For us in the data and IT world, we are well versed in technical jargon, but here’s a little reminder than technology isn’t so straightforward for the uninitiated. A survey of more than 2,000 members of the British public looking at technological terminology has revealed that many are still unsure about the meanings of common words and phrases.
Asked to choose which of a selection of possible answers was the correct one, 38% of people said they thought ‘cloud computing’ related to using technology while on a flight. The survey, commissioned by intY, also revealed that 23% of respondents thought that HTML is text-speak for ‘Hi There My Love’ (how frightening), while 36% believed ‘cryptocurrency’ related to funeral finance.
The survey asked respondents a set of twenty questions relating to computing and technology. When asked, ‘What is the blockchain?’, 41% answered that it was another name for an old-fashioned toilet pull flush. 28% thought an IP number was an international phone number.
There are approximately two billion personal cloud storage users around the world, with many more using it for professional purposes. Despite the large number of people using the cloud, when asked the question, ‘Do you understand how the cloud works as a concept?’, 53% responded, ‘No’. Of the respondents that answered ‘Yes’, only two in five could correctly define the cloud.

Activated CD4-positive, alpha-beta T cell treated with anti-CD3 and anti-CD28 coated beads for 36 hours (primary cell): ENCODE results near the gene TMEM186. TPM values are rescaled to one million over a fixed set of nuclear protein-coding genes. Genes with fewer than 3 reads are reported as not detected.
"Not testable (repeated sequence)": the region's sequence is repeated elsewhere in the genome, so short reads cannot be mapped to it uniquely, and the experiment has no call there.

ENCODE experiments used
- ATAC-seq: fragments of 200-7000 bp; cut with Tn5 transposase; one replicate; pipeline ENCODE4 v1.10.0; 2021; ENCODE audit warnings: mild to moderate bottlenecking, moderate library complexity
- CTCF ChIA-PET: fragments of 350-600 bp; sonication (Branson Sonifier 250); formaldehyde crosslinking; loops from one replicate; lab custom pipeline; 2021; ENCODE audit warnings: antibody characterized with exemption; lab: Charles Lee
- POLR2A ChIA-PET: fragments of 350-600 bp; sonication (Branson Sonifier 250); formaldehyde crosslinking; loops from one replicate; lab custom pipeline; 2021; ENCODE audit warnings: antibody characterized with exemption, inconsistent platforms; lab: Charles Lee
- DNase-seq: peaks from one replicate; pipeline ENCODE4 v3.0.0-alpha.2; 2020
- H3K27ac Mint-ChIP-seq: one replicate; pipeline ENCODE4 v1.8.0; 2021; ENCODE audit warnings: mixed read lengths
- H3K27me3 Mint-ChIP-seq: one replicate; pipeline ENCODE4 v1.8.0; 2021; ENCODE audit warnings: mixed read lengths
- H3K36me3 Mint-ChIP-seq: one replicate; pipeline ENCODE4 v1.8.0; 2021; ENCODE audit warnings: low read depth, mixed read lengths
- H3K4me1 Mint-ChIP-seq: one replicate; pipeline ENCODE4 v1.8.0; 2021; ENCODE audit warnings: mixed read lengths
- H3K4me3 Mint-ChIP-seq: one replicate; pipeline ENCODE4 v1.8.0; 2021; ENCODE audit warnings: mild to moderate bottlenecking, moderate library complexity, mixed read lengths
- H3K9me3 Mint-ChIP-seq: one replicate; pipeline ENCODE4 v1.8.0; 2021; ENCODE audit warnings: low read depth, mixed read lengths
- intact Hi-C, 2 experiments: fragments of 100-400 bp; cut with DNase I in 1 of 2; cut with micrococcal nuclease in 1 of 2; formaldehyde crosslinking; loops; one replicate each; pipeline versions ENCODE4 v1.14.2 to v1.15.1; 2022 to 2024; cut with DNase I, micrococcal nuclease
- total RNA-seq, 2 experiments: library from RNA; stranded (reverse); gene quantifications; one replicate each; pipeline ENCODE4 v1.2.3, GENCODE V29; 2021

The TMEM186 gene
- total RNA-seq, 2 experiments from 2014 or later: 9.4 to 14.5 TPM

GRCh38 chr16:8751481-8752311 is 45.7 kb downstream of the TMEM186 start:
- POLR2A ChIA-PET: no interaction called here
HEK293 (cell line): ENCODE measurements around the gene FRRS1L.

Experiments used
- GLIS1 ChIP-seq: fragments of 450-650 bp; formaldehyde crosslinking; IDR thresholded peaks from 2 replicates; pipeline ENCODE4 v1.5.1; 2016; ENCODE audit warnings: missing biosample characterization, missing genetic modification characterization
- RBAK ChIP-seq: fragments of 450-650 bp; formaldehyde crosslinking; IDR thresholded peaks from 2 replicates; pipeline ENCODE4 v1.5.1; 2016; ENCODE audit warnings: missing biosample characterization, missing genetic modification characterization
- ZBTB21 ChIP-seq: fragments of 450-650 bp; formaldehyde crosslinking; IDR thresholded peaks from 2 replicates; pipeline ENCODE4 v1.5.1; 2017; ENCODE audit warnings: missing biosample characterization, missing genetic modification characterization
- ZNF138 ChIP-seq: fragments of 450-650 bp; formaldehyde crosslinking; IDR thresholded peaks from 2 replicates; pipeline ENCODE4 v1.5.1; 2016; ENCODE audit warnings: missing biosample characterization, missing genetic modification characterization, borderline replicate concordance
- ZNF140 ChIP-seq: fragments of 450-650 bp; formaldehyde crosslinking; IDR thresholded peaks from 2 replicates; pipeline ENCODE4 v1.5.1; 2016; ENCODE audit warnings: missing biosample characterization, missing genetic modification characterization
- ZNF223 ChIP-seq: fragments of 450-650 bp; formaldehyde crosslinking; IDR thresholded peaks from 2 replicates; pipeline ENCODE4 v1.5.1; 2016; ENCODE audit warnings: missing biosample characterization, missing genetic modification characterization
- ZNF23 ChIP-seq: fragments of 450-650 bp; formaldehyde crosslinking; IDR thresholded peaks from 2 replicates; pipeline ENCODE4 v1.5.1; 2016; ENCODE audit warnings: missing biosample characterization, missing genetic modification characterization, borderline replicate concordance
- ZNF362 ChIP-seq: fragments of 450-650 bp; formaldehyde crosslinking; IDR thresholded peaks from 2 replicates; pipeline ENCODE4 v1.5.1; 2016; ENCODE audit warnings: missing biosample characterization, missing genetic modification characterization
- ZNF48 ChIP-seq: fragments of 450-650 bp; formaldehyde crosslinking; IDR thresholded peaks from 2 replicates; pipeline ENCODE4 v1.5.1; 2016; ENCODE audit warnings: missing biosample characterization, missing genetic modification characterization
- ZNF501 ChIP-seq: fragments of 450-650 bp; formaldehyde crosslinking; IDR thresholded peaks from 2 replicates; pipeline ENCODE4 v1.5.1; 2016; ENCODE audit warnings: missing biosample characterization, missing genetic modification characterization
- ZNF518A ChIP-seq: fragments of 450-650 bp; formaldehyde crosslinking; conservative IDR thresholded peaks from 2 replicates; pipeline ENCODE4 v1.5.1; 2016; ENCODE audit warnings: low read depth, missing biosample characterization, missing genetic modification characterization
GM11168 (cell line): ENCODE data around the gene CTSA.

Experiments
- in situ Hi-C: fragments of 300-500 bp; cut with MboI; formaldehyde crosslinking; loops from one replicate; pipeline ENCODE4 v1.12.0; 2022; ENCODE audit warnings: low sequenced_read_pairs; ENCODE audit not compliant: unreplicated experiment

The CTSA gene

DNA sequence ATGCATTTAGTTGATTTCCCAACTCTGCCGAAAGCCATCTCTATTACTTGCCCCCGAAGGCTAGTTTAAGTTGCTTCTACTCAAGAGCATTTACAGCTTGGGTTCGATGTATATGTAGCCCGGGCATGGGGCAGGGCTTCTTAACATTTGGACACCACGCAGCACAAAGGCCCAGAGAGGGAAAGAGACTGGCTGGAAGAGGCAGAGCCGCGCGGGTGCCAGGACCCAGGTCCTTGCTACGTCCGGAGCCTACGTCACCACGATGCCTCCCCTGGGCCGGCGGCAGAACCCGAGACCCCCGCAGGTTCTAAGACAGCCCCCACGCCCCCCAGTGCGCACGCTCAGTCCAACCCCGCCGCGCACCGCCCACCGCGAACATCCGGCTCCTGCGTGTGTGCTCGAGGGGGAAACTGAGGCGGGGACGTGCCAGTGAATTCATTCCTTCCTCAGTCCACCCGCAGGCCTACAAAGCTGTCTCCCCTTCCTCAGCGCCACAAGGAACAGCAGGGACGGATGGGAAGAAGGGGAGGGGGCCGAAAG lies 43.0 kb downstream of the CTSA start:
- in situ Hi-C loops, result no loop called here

For anyone who happens to be blissfully unaware, cloud computing is of course a term used to describe the distribution of hosted services over the internet, which enables access to shared information and resources. A few examples of cloud-based platforms include Google Drive, iCloud and Microsoft Office Online.
In a bid to help reduce the misunderstanding around common technical terminology, intY has released a ‘Dictionary of Computing’, in the hopes it will help people grasp a basic understanding of computing terms. To be honest, in this day and age I don’t know how these people make it through life.
“We know the world of IT and computing can be complex, but we think our Dictionary of Computing jargon-buster might just help people struggling with a few technical words and phrases we in the industry probably take for granted,” comments intY CEO, Craig Joseph.
He continues, “The cloud is an enormous part of billions of peoples’ lives around the world, so we wanted to look at just how well the general public understood fairly common terms. Services like Apple’s iCloud or Google Drive are used daily by a huge number of people, yet a large number wouldn’t recognise them as cloud-based services. Add that to the fifth of people that appear to have missed the cryptocurrency ups and downs of the last few months, and we think our Dictionary could be a bit of educational fun!”
See the full survey results and intY’s ‘Techtionary’ (dictionary of computing) here: https://www.inty.com/blog/2018/03/26/intys-techionary/